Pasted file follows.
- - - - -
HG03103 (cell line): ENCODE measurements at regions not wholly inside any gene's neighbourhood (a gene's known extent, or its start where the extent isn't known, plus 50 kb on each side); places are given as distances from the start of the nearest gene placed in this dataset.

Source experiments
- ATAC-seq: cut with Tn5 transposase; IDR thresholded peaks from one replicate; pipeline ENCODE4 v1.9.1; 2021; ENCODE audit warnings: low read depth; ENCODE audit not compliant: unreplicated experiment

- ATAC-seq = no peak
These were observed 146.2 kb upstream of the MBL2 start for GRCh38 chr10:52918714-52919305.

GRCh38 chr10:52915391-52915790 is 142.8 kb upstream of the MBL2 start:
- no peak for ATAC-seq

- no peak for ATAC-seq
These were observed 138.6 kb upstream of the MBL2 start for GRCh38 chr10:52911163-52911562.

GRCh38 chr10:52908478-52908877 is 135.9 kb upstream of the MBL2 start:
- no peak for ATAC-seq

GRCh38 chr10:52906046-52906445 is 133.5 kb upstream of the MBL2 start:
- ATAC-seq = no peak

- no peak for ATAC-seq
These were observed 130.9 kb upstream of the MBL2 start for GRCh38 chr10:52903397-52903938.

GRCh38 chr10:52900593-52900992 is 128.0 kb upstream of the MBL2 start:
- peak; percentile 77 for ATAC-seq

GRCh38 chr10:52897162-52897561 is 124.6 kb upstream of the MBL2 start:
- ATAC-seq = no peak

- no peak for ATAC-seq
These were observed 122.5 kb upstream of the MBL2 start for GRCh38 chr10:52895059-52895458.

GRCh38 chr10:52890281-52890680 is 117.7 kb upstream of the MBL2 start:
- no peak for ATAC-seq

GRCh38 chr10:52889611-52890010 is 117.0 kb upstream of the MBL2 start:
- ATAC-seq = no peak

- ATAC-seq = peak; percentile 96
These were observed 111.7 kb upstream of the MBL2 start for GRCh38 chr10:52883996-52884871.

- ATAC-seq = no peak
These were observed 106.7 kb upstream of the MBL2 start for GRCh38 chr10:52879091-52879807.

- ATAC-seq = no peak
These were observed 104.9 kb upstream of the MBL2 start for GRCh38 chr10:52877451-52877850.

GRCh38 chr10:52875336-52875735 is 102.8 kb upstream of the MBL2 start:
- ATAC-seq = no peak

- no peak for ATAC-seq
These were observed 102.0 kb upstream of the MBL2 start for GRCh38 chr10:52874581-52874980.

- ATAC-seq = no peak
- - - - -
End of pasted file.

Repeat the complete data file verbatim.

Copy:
HG03103 (cell line): ENCODE measurements at regions not wholly inside any gene's neighbourhood (a gene's known extent, or its start where the extent isn't known, plus 50 kb on each side); places are given as distances from the start of the nearest gene placed in this dataset.

Source experiments
- ATAC-seq: cut with Tn5 transposase; IDR thresholded peaks from one replicate; pipeline ENCODE4 v1.9.1; 2021; ENCODE audit warnings: low read depth; ENCODE audit not compliant: unreplicated experiment

- ATAC-seq = no peak
These were observed 146.2 kb upstream of the MBL2 start for GRCh38 chr10:52918714-52919305.

GRCh38 chr10:52915391-52915790 is 142.8 kb upstream of the MBL2 start:
- no peak for ATAC-seq

- no peak for ATAC-seq
These were observed 138.6 kb upstream of the MBL2 start for GRCh38 chr10:52911163-52911562.

GRCh38 chr10:52908478-52908877 is 135.9 kb upstream of the MBL2 start:
- no peak for ATAC-seq

GRCh38 chr10:52906046-52906445 is 133.5 kb upstream of the MBL2 start:
- ATAC-seq = no peak

- no peak for ATAC-seq
These were observed 130.9 kb upstream of the MBL2 start for GRCh38 chr10:52903397-52903938.

GRCh38 chr10:52900593-52900992 is 128.0 kb upstream of the MBL2 start:
- peak; percentile 77 for ATAC-seq

GRCh38 chr10:52897162-52897561 is 124.6 kb upstream of the MBL2 start:
- ATAC-seq = no peak

- no peak for ATAC-seq
These were observed 122.5 kb upstream of the MBL2 start for GRCh38 chr10:52895059-52895458.

GRCh38 chr10:52890281-52890680 is 117.7 kb upstream of the MBL2 start:
- no peak for ATAC-seq

GRCh38 chr10:52889611-52890010 is 117.0 kb upstream of the MBL2 start:
- ATAC-seq = no peak

- ATAC-seq = peak; percentile 96
These were observed 111.7 kb upstream of the MBL2 start for GRCh38 chr10:52883996-52884871.

- ATAC-seq = no peak
These were observed 106.7 kb upstream of the MBL2 start for GRCh38 chr10:52879091-52879807.

- ATAC-seq = no peak
These were observed 104.9 kb upstream of the MBL2 start for GRCh38 chr10:52877451-52877850.

GRCh38 chr10:52875336-52875735 is 102.8 kb upstream of the MBL2 start:
- ATAC-seq = no peak

- no peak for ATAC-seq
These were observed 102.0 kb upstream of the MBL2 start for GRCh38 chr10:52874581-52874980.

- ATAC-seq = no peak